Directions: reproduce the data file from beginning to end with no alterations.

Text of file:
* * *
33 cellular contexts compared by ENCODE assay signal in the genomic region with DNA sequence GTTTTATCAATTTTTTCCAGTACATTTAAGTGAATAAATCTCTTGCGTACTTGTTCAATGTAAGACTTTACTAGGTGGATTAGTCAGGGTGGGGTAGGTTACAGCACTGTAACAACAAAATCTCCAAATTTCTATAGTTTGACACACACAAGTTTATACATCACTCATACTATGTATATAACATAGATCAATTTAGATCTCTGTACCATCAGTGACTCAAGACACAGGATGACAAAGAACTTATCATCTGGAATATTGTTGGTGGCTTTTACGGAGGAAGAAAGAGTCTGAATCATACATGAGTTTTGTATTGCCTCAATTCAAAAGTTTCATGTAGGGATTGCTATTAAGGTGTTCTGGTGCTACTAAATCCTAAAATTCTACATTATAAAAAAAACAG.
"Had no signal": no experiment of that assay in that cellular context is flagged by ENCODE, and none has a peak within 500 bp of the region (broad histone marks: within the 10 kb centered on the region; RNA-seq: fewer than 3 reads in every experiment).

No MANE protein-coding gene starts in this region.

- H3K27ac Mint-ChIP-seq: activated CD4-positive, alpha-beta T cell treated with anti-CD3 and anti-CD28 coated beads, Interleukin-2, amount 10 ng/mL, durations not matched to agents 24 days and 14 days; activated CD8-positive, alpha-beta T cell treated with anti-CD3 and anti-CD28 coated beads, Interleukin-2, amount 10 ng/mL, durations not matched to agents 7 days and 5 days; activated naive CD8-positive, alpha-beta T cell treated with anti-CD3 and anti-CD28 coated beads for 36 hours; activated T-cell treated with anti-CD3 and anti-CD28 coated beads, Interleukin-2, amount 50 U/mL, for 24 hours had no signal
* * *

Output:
33 cellular contexts compared by ENCODE assay signal in the genomic region with DNA sequence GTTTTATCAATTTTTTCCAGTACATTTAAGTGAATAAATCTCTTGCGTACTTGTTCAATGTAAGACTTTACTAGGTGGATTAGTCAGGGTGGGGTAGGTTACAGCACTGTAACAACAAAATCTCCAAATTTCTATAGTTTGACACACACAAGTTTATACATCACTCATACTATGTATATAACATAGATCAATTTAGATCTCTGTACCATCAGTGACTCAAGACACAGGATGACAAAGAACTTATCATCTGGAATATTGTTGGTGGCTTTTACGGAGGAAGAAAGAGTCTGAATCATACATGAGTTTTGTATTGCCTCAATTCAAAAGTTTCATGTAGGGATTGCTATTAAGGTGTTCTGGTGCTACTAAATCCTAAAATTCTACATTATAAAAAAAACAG.
"Had no signal": no experiment of that assay in that cellular context is flagged by ENCODE, and none has a peak within 500 bp of the region (broad histone marks: within the 10 kb centered on the region; RNA-seq: fewer than 3 reads in every experiment).

No MANE protein-coding gene starts in this region.

- H3K27ac Mint-ChIP-seq: activated CD4-positive, alpha-beta T cell treated with anti-CD3 and anti-CD28 coated beads, Interleukin-2, amount 10 ng/mL, durations not matched to agents 24 days and 14 days; activated CD8-positive, alpha-beta T cell treated with anti-CD3 and anti-CD28 coated beads, Interleukin-2, amount 10 ng/mL, durations not matched to agents 7 days and 5 days; activated naive CD8-positive, alpha-beta T cell treated with anti-CD3 and anti-CD28 coated beads for 36 hours; activated T-cell treated with anti-CD3 and anti-CD28 coated beads, Interleukin-2, amount 50 U/mL, for 24 hours had no signal